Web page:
By – Dr Chandrika Subramaniyan
With the British donated English, we Indians think that anything we read will make sense to us, including Legal documents and guidelines. That’s why most of us tend to do migration application without any proper consultation with an industry specialist. Being a complicated process, migration process is no longer an easy task. In the recent past, citizenship applications are also becoming complicated even though they look like a simple and straight forward online application.
One should know the underpinning principles and key issues before starting to apply for citizenship.
There are a number of issues that can arise during the citizenship application process. Therefore, it is necessary to provide a complete immigration history and make sure that all information is up to date and complete, so that the application is successful.
One of the major issues which may cripple the success of the application is CHARACTER ISSUE, which we will discuss in detail and the second one is DEBT.
First will have a look at the application process in general
Step 1 Meet the eligibility criteria.
- He or She need to be aged 18 years or over and under 60 years of age.
- Must be a permanent resident of Australia.
- Must meet and satisfy the resident requirement as prescribed.
- Must show that they will continue to residence and their association in Australia.
- Must meet character criteria.
Step 2 Residence requirement
Currently, applicants should meet the requirement of living in Australia for a minimum for 4 years prior to applying for their citizenship. They are also required to have been a permanent resident for at least 12 months of the 4 year period.
Step 3 Citizenship test
Citizenship is approved only after passing the citizenship test, which the applicant can prepare well in advance using the available tools. E.g.: www.border.gov.au/trav/citi.
Step 4 Required documents
Applicants are required to provide number of identification documents and proof of good character.
Any document available in language other than English will need officially translated by a NAATI (National Accreditation Authority of Translators and Interpreters) accredited translator.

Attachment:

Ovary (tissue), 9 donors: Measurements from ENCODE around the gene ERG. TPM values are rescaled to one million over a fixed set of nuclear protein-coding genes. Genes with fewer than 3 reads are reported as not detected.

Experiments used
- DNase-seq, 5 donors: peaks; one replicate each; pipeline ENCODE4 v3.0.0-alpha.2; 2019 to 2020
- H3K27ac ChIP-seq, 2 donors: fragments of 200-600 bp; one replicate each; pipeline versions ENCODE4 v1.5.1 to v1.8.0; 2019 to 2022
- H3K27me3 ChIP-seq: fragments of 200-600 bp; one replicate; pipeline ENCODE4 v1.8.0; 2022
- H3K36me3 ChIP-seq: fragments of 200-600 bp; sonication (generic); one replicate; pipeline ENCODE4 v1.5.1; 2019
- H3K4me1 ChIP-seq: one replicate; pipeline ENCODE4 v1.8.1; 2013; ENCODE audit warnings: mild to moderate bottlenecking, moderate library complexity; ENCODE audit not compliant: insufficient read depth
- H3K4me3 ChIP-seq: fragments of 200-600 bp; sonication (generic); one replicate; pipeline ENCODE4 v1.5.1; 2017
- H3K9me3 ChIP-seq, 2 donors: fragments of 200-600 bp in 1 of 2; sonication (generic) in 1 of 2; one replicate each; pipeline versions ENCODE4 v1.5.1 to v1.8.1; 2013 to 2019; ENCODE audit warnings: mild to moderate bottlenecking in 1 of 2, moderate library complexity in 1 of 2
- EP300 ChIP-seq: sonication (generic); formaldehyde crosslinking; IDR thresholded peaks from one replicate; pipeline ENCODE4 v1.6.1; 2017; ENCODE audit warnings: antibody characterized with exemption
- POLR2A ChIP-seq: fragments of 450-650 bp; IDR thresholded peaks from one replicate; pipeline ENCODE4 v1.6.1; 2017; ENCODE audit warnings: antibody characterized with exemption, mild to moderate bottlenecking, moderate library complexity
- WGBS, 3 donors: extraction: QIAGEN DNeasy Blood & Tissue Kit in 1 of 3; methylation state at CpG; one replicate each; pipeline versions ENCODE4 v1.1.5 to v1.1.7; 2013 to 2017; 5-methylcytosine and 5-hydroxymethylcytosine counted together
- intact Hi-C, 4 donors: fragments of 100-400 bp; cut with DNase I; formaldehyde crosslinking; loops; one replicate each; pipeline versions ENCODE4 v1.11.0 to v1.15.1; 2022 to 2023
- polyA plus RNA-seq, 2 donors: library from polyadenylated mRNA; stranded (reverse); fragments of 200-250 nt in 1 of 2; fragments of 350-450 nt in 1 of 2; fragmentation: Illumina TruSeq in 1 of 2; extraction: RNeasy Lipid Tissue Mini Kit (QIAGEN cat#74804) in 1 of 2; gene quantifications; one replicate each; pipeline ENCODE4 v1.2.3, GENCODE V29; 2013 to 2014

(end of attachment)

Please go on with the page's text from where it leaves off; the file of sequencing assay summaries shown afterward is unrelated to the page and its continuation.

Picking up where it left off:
Step 5 Application preparation
Need to be careful about completing the application, in particular about the character questions
Step 6 lodging the application
Applications can be lodged either online or by postal with associated fee.
Step 7 & 8 Attend citizenship interview and test
The interview will be approximately for two hours to confirm your eligibility and identity. All applicants need to attend the citizenship interview and test. You will be required to present the original documents to the officer including identification documents.
Identification Documentation- includes name change certificate if documents are existing with different names, please ensure name change certificates, statutory declarations are in place.
Step 9 Notification of the department’s decision
Once the above steps are completed the final decision will be sent within 3-6 months.
Step 10 Attend a citizenship ceremony
The ceremony will take place within 6 months of receiving your approval. You must attend a ceremony within 12 months after the approval to avoid the risk of being cancelled.
Character – is an imperative part in finalising the citizenship application process. Depending on the past criminal conviction or blemish immigration history, an officer may decline to grant citizenship.
Therefore, all applicants need to fully disclose all information relating to any of the issues in the past that may affect the citizenship process. Failing to provide such critical information or if there is insufficient information may lead to refusal.
Residency requirements insists that Applicant should have spent a minimum for FOUR years living in Australia after grant of the visa and out of which applicant has had the permanent residency for at least 12 months.
In case, if you do not meet the residency requirement, it is possible to submit waivers for the residency requirement, which needs expertise.
The second issue which may cripple the citizenship application is DEBT. Examples of debts to the Commonwealth include unpaid detention costs review application fees, costs orders in favour of the Commonwealth government made against the visa applicant in an Australian court, costs incurred in the applicant’s previous removal or deportation from Australia or debts to a Commonwealth department or agency (e.g. Centrelink, Australian Taxation Office, AUSAID).
If there is any outstanding debt to the commonwealth, it may cause decline of the application. Applicant should pay the debt before applying for their citizenship. Again if the applicant’s financial position is at risk, we need to present a submission, which needs expertise.
Dr Chandrika Subramaniyan
MA M Phil PhD LLB LLM MCSD MAICD
Migration Agent (MARN 0534196)
Solicitor, Supreme Court of NSW and High Court
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